It’s hard to believe the weekend’s over. It’s Sunday night, we’re racing into summer – but after a dream weekend like this, we feel completely ready for the week.
This belt was cast aside on Darlinghurst Road, just down from Kings Cross station, this morning.
Too bad the tip of the belt had been torn away – we noticed it a little further up the street.
We love the staff at our local DVD store – Darlo DVD – and were amused to see a sign expressing their gratitude at discs being returned.
Okay, I admit the first time it was pointed out to me, I just thought it was a picture of Tom Hanks, saying thanks for returning the DVD. I thought, “That’s nice.”
But no, it is genius.
Did you see the bright lights in Potts Point and Kings Cross over the past few months?
It was the tail end of a sustainable lighting trial by the council – they swapped 200 street lights to LEDs in Circular Quay, Martin Place, Alexandria Park, and on Darlinghurst Road between Bayswater Road and Macleay Street, plus another 50 street lights at Bourke Street, Surry Hills, with Energy Australia.
Energy savings of 30-40 per cent have been touted, which is a big deal considering the council reports spending a third of its electricity on street/public lighting. No results yet, but the council plans to install the energy efficient lights in all 8500 of its street and public domain lights over the next three years.
Tom’s generally outside the newsagent at Kings Cross, right next door to the train station on Darlinghurst Road, and he’s always wearing a sloppy joe like this one.
His fleecy-lined jumper is embroidered to say: “I did it with Kylie.”
He loved having someone take his picture, and turned around for me to get a clear shot of his back.
He smirked as I looked around, “But I can’t remember which one.” Admittedly, his other shirts are a bit more direct. My favourite: “I did it with Sandra Sully.”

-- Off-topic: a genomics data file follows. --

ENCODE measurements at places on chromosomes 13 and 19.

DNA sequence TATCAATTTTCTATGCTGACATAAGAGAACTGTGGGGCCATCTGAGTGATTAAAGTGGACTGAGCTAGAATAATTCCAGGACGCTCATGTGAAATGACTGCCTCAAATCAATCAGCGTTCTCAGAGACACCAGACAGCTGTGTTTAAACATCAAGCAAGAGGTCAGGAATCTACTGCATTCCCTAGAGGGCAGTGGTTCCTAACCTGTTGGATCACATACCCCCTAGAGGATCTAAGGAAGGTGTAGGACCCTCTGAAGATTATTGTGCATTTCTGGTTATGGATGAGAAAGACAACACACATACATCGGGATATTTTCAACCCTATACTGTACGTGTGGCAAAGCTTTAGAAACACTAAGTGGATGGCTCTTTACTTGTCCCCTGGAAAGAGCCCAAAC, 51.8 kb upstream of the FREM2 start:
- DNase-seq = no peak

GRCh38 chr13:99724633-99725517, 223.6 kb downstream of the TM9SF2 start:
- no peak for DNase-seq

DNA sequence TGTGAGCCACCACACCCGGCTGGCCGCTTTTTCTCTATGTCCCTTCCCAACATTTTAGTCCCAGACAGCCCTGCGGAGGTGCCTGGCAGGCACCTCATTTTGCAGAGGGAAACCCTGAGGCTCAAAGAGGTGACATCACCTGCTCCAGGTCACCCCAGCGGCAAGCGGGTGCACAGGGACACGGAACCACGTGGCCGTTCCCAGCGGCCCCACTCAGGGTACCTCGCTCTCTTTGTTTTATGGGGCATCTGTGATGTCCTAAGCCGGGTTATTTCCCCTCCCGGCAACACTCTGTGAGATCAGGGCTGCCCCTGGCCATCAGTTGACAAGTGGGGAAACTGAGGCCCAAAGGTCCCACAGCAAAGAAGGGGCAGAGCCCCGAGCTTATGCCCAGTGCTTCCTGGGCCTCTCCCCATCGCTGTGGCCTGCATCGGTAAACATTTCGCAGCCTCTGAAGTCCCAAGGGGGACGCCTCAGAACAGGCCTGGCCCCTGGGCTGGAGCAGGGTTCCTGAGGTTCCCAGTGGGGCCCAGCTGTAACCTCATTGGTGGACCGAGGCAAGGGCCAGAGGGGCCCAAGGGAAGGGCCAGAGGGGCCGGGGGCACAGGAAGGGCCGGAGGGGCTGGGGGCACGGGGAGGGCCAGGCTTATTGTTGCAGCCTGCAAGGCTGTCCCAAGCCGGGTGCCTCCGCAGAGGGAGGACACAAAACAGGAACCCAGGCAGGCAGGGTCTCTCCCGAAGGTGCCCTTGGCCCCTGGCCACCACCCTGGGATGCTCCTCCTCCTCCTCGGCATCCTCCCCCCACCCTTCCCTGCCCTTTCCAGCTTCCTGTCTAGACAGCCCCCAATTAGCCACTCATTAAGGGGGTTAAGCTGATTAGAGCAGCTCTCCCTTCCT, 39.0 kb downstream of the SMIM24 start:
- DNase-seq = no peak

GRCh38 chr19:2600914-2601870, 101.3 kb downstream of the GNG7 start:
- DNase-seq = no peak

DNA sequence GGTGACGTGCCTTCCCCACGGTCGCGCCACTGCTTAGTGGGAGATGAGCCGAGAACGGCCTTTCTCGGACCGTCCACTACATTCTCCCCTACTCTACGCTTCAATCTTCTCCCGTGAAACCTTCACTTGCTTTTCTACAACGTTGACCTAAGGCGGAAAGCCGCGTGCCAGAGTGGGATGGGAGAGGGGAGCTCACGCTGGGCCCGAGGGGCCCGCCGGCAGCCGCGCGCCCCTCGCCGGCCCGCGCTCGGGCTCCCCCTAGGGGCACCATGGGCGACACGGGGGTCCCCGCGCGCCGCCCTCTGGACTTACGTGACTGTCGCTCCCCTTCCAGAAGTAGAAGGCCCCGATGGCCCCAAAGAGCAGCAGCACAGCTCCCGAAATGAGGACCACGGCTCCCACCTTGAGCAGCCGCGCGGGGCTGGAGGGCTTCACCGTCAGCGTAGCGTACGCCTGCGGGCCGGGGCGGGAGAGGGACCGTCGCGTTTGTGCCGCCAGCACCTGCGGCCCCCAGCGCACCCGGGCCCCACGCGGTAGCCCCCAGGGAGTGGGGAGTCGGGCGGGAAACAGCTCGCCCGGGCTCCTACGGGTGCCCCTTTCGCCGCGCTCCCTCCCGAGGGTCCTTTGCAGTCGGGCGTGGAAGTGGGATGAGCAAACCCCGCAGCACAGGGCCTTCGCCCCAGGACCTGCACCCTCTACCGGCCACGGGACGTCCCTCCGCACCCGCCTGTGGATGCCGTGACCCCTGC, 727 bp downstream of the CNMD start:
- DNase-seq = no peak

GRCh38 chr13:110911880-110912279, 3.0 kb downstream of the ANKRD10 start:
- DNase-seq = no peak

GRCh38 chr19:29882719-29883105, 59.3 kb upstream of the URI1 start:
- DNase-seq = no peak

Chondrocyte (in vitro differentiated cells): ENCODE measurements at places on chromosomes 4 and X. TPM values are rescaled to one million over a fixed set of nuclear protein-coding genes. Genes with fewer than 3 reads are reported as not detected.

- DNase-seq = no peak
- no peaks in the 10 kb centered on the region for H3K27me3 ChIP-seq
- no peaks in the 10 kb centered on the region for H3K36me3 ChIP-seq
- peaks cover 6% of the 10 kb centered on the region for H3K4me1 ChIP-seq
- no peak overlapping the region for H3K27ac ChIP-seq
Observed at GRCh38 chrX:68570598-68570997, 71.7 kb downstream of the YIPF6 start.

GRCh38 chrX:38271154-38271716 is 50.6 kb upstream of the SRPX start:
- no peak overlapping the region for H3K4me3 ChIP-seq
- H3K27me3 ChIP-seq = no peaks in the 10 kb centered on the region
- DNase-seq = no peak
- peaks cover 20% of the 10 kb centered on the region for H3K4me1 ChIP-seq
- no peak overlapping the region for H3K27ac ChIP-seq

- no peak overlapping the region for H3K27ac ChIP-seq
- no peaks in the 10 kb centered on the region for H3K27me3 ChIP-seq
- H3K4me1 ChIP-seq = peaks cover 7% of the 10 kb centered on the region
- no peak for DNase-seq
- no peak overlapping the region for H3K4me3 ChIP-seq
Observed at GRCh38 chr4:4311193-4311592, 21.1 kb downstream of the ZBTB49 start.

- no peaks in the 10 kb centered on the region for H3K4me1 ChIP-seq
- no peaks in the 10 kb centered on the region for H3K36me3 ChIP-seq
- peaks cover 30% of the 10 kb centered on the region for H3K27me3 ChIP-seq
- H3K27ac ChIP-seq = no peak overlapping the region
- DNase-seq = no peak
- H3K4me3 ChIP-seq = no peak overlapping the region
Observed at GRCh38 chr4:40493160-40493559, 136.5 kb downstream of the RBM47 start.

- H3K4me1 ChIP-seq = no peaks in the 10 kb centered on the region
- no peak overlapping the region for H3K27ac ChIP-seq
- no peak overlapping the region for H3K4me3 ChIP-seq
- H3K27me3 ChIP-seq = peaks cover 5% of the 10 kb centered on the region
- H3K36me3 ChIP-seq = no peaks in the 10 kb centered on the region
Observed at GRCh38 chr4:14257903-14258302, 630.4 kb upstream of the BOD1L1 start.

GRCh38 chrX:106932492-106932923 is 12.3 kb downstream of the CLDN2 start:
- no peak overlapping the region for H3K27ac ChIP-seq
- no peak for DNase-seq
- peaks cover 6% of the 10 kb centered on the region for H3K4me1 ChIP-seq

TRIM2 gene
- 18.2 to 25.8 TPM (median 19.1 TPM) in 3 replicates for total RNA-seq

The crossroads where Darlinghurst Road meets Victoria and William streets is busy, and there’s no shortage of bright lights. But this weekend, a phone company started projecting ads on the Top Of The Town building, right there, at the intersection.
They’ve borrowed the idea from progressive graffitiists, but I’m not sure. It colonises more of the fabric of this part of town, and the ad was pretty weak. But it’s a fairly non-invasive advertising – it’s there on Saturday night and then it’s gone – and when it comes down to it, I like the neon brightness of Tokyo (or Kings Cross).
Walking through Darlinghurst this week, I spotted a chalked message. Something’s happened, and something’s changed. Someone’s trying to claw their way back.
This one was outside the Darlo Bar at the corner of Darlinghurst Road and Liverpool Street.
While on Burton Street, the chalked up ‘Miss You’ appeared on the wall. This one, below, was further up Liverpool Street at the corner of Darley.
Someone’s feeling the autumnal mood. Hope it works out.
We walked past today, only to discover it is now known as ‘Seventy Seven.’ This was apparently the original name of the club when it opened in 1988.
I thought it lost a lot of its appeal when the Eurasian chick with the enormous boobs stopped encouraging the passing trade to enter inside.
I really do miss the sight of her.
Discarded shoes keep showing up across the neighbourhood.
These two pairs of heels, one a sort of fawn boot, and the other a bit more sensible, appeared on Bourke Street, Woolloomooloo, down near Harmer Street.
Just as I was beginning to really wonder what was going on, I hit the motherlode.
The silly season seemed quieter this year. The fireworks weren’t quite so explosive, not quite as much rubbish on Darlinghurst Road the next morning, and so on. But maybe that was just here. Maybe the kick-off-the-shoes urge was greater elsewhere.
Tiger Woods was one of the most tightly branded (and bland) public personalities anywhere. So with the unfolding story of 10 or more regular ladies on the side, it’s not too hard to imagine him rocking up at Kings Cross bar Porky’s on his last trip.
Every year around this time, Porky’s gets dolled up in tinsel, Christmas trees and Santas, and truckloads of lights.
A sign above the bar’s Darlinghurst Road front door gets used for ad hoc messages, kind of like a heathen take on the St Barnabas on Broadway. In June, they used it to point NRL players elsewhere. This week, they’re claiming Tiger as a recent guest.